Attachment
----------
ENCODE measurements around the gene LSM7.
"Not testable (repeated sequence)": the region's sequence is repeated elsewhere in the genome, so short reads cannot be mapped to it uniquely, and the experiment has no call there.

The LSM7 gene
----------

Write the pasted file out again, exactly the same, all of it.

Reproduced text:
ENCODE measurements around the gene LSM7.
"Not testable (repeated sequence)": the region's sequence is repeated elsewhere in the genome, so short reads cannot be mapped to it uniquely, and the experiment has no call there.

The LSM7 gene